Eagle eyed observers will have noticed that in the pre-launch coverage the logo was red, but on the actual magazine it had been changed to a bright orange. This last minute change will have been made to avoid colour ‘vibration’ and deliver maximum newsstand standout. But while they were at it, I wish they’d dropped the black outline off the white ellipse. The black text within is cool and unemotional, which it’s perfectly entitled to be, but the black outline is superfluous. It muddies the message and breaks the aesthetic.
The design is simultaneously both ancient and modern. With no drop shadows and lots of space between the lines, it feels traditionally typeset. Equally, given that Jony Ive has now decreed the world to be flat, it looks almost as contemporary as iOS7 and Flipboard.
Dr. Oz’s face is small, but that helps make this cover all about the lines. They really do float above the picture, making it clear Dr. Oz is behind these benefits, rather than in front of them.
At the end of the day, this title is still a pilot. According to recent reports, both the art director and photo director have already been replaced, with a new team working on the second issue. They may well maintain this cover design, albeit with a different colourway, but if Hearst decide to carry on, bigger changes will need to be made. Given how controlling Dr. Oz is of his brand, that will depend on what he wants. Speaking to Adweek, Dr. Oz says “I’ll do what needs to be done to help the magazine appeal to people…If I need to be on every cover, I will be.”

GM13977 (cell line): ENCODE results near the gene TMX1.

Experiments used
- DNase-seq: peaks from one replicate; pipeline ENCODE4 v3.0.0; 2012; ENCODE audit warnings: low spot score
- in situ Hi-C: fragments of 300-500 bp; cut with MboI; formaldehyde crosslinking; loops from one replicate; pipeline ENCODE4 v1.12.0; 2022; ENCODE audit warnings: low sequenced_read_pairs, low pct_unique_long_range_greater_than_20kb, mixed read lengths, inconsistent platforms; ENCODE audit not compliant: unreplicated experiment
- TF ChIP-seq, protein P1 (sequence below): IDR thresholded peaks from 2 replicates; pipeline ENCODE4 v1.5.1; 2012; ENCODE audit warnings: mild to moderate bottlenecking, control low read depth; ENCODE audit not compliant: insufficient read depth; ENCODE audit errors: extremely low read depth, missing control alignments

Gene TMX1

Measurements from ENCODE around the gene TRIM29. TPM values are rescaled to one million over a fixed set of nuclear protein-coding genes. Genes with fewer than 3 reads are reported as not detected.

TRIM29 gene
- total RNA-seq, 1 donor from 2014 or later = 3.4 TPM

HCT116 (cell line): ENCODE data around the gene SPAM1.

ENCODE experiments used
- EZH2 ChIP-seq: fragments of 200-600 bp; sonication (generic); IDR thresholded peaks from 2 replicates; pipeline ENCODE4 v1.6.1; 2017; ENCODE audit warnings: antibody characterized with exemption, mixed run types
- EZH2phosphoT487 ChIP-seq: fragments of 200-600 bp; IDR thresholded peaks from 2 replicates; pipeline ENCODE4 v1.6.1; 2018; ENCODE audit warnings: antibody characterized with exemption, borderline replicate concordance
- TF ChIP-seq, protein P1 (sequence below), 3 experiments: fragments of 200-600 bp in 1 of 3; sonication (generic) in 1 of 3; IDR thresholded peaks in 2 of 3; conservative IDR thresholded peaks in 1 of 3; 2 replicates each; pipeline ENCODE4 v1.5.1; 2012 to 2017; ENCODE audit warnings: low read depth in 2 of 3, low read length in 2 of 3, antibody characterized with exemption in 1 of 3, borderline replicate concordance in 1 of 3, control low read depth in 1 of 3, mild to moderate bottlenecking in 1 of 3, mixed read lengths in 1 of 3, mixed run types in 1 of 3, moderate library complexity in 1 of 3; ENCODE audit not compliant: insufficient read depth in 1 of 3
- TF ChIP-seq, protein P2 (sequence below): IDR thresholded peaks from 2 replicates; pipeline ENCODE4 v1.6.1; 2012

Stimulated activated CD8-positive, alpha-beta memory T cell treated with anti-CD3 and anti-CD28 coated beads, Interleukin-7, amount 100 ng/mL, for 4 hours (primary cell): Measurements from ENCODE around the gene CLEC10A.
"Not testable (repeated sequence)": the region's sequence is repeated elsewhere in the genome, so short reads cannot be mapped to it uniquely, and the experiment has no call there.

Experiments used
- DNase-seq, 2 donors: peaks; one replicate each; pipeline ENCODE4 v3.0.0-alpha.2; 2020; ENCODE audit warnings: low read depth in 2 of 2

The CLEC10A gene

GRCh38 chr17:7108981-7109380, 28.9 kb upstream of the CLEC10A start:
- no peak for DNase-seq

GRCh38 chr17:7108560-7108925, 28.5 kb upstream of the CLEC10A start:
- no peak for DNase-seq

This is when The Good Life will have to make up its mind as what sort of magazine brand it’s going to be. Thus far, Dr. Oz has a pretty limited wardrobe. On TV he appears in either blue scrubs, blue suits or blue shirts. Here he is on Oprah’s show, wearing what is essentially a uniform.
Unlike Oprah, he’s not going to be rocking a fashion moment any time soon. Here’s a recent issue showing the lengths she’s prepared to go to in the interests of newsstand sales. (Note the Dr. Oz sleep coverline top right).
Likewise, goofing around in the kitchen as seen on Everyday with Rachael Ray is unlikely to suit a word class heart surgeon.
Nor will a high concept approach work either, as this scarily entertaining image from his New Yorker profile demonstrates.
Given Hearst’s massive success with Food Network Magazine, another route could be to use a smaller picture of Dr. Oz holding the corner, with a big lifestyle image hung underneath to carry the lines. But exactly which image is the $64,000 question. A nice picture of ravioli might sell copies, but food is not Dr. Oz’s whole story, and depending on execution risks the title moving out of category.
Attempts to literally visualise a reader’s ‘healthy lifestyle’ have been tried before, notably by Real Simple in their first few issues after launch. But that approach tanked badly, requiring the title to move into more symbolic images of storage, candles and lots of food to get the brand’s promise visualised in a way that works.
But aside from having a very different set of benefits, Real Simple does not hold a universal appeal, it’s niche and it’s ABC1. Unlike Dr. Oz, it’s not for everyone.
Assuming the pilot works, and I firmly believe that it will, where does the title go from here?
It’s possible that Dr. Oz will choose to develop out his personal style. With the right stylist and plenty of conviction, this route may work, but the range of options is never going to be great, and moving out of uniform risks changing the Dr. Oz brand.
I believe the answer lies elsewhere. There’s a long way to go and I’m sure many focus groups to work through, but Hearst still have some big questions to answer.